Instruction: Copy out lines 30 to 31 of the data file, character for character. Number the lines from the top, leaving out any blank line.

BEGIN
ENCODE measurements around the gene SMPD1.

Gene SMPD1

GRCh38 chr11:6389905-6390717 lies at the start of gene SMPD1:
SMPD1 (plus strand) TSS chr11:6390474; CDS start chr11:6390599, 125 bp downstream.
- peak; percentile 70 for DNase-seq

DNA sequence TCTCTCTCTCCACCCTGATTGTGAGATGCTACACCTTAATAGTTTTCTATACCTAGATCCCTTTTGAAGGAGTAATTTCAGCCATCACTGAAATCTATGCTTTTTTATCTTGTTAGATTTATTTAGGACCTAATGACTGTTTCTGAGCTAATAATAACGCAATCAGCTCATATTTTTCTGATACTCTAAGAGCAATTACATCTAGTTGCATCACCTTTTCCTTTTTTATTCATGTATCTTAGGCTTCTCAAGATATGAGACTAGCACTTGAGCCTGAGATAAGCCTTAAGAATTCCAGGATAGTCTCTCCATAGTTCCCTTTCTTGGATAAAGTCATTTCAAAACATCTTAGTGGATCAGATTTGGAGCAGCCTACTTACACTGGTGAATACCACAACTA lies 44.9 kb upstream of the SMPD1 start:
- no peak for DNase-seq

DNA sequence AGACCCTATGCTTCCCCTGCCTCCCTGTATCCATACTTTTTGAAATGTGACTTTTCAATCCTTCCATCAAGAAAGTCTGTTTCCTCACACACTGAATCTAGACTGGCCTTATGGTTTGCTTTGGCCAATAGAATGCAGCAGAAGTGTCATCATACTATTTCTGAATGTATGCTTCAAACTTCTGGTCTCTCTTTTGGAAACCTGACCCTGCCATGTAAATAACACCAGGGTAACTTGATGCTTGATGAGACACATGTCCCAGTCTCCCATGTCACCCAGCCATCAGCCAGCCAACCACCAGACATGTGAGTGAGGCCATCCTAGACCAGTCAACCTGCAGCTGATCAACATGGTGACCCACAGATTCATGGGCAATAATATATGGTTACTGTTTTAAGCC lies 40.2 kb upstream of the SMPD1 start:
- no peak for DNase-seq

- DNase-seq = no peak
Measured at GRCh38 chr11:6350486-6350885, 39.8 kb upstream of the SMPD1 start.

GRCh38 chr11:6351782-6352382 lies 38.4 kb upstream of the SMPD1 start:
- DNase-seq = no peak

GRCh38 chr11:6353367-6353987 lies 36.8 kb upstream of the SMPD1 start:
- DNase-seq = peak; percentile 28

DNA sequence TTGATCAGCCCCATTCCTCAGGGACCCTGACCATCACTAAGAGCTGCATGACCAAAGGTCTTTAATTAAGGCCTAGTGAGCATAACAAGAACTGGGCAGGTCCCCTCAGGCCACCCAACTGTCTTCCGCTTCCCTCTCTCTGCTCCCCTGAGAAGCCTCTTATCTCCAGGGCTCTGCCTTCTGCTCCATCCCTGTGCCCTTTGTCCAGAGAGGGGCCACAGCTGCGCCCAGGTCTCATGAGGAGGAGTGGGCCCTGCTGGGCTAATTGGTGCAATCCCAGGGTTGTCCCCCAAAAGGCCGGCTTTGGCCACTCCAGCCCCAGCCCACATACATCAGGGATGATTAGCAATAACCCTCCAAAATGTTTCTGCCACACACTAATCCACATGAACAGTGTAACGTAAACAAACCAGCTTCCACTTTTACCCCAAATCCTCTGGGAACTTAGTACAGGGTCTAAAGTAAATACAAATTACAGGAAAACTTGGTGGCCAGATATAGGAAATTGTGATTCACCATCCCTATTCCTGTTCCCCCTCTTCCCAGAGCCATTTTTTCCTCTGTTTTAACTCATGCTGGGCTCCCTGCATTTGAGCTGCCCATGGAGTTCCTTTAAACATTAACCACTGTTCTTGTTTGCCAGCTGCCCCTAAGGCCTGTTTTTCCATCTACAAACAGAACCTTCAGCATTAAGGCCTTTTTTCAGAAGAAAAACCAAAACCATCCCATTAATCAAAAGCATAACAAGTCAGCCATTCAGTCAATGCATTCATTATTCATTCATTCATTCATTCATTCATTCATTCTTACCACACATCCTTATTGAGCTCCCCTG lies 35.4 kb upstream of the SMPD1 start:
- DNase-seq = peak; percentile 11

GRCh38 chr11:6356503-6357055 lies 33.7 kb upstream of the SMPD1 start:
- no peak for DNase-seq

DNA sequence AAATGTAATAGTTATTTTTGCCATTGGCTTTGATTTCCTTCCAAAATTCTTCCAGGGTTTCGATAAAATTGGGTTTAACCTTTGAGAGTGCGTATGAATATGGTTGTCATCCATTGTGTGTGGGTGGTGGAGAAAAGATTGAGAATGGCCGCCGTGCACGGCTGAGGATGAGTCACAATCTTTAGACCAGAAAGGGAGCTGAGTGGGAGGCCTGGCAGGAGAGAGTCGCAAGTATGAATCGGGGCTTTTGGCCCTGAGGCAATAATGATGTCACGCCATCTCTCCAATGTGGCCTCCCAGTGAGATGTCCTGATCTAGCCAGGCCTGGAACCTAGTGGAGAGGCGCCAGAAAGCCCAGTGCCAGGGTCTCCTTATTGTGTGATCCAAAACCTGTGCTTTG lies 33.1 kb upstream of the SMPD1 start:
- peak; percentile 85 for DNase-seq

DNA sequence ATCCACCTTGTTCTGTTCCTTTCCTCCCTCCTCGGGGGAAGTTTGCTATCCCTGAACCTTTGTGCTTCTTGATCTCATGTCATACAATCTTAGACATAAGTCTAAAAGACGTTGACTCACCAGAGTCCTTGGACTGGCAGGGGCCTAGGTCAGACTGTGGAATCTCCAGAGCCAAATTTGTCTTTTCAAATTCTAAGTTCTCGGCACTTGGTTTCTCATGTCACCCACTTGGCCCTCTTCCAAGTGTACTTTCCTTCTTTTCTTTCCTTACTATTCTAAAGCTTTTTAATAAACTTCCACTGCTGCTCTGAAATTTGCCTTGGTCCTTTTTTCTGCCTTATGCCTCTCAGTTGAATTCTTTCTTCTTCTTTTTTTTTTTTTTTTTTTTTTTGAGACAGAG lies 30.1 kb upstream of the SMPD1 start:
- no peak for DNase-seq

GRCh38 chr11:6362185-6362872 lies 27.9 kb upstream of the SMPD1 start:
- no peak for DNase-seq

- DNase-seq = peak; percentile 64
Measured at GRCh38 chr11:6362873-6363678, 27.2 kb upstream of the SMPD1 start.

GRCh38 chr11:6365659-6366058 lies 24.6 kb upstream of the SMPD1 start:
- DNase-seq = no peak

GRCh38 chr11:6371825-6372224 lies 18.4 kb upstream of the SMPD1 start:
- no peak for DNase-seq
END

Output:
GRCh38 chr11:6371825-6372224 lies 18.4 kb upstream of the SMPD1 start:
- no peak for DNase-seq